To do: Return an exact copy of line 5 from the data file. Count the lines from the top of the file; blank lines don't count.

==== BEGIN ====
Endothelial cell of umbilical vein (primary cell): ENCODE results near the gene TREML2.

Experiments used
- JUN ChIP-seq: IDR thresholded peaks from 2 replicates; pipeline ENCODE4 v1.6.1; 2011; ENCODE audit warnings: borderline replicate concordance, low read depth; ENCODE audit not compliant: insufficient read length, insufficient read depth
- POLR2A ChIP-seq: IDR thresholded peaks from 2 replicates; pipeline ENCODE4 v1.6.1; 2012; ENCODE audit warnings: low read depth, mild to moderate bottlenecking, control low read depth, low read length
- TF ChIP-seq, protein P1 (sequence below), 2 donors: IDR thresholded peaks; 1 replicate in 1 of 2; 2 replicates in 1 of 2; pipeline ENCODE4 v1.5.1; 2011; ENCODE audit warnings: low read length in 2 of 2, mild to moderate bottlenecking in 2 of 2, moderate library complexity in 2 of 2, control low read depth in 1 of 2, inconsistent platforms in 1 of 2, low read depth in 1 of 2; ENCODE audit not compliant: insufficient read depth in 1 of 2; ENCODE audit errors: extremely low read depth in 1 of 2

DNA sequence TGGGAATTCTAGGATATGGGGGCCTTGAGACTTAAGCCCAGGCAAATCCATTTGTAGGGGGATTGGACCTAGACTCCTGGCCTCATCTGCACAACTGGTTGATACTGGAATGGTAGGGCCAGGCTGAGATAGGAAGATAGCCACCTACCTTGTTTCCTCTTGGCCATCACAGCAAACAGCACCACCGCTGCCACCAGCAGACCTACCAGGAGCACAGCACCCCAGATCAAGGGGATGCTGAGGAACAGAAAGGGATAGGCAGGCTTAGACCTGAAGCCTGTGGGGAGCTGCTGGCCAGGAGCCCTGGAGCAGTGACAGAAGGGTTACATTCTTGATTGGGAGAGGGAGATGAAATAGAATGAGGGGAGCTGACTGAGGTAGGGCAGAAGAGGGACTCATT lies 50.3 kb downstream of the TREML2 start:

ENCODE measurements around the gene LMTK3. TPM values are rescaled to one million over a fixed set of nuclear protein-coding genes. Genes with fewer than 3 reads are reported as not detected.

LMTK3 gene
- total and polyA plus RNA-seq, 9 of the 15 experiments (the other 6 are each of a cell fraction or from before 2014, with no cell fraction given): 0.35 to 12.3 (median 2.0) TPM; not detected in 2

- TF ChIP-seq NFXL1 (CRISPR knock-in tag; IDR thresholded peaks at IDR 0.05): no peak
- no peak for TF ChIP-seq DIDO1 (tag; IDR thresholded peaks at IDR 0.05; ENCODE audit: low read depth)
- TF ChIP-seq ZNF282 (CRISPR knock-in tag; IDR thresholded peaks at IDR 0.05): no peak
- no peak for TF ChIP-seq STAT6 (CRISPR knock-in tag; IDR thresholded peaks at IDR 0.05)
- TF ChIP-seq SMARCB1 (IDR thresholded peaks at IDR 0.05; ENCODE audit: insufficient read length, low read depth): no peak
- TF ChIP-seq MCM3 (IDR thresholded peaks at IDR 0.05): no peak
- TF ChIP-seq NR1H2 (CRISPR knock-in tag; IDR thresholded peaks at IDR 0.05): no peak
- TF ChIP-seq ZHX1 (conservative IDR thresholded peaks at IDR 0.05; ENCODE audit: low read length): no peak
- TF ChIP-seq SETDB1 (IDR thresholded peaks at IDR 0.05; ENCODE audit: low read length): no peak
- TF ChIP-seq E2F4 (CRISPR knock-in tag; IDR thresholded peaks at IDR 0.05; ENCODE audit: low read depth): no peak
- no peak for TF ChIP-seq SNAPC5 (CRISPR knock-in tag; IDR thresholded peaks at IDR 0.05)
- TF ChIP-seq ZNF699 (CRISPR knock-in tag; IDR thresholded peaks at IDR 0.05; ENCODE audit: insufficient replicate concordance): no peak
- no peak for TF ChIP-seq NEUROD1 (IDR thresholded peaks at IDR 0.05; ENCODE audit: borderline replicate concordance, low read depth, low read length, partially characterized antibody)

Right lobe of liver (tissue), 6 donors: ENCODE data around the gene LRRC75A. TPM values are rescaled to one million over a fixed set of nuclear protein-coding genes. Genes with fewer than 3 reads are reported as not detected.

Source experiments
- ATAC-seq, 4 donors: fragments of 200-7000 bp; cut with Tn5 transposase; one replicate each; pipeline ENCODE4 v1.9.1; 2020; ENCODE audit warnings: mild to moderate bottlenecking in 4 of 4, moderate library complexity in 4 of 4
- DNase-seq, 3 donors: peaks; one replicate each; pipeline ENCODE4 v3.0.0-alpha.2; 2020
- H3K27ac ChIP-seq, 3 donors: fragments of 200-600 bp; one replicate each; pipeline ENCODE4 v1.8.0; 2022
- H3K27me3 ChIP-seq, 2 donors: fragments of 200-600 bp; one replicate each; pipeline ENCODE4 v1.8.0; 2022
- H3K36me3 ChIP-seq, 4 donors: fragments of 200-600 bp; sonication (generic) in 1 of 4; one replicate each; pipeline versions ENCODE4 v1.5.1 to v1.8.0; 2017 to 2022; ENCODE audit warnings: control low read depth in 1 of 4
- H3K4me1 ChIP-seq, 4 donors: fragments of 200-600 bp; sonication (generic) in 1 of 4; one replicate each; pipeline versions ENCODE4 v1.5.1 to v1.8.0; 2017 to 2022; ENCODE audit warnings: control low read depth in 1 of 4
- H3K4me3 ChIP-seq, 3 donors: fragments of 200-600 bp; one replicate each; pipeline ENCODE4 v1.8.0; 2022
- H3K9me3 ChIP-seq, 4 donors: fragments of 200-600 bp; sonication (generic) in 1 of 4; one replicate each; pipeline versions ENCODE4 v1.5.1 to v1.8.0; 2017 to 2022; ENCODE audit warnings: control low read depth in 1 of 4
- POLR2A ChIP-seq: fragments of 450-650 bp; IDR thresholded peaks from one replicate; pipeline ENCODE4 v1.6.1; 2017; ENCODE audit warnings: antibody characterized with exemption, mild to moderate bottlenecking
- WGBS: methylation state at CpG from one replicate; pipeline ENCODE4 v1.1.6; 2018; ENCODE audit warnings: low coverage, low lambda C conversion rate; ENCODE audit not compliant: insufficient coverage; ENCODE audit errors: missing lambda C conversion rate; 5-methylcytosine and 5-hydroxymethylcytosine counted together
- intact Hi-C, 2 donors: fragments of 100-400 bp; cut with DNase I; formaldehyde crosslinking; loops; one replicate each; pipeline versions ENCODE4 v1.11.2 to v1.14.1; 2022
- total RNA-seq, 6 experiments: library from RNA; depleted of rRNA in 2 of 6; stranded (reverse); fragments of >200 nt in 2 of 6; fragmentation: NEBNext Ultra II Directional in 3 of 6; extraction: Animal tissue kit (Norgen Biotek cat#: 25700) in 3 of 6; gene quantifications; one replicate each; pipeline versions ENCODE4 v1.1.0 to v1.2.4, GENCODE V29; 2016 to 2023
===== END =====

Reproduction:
- TF ChIP-seq, protein P1 (sequence below), 2 donors: IDR thresholded peaks; 1 replicate in 1 of 2; 2 replicates in 1 of 2; pipeline ENCODE4 v1.5.1; 2011; ENCODE audit warnings: low read length in 2 of 2, mild to moderate bottlenecking in 2 of 2, moderate library complexity in 2 of 2, control low read depth in 1 of 2, inconsistent platforms in 1 of 2, low read depth in 1 of 2; ENCODE audit not compliant: insufficient read depth in 1 of 2; ENCODE audit errors: extremely low read depth in 1 of 2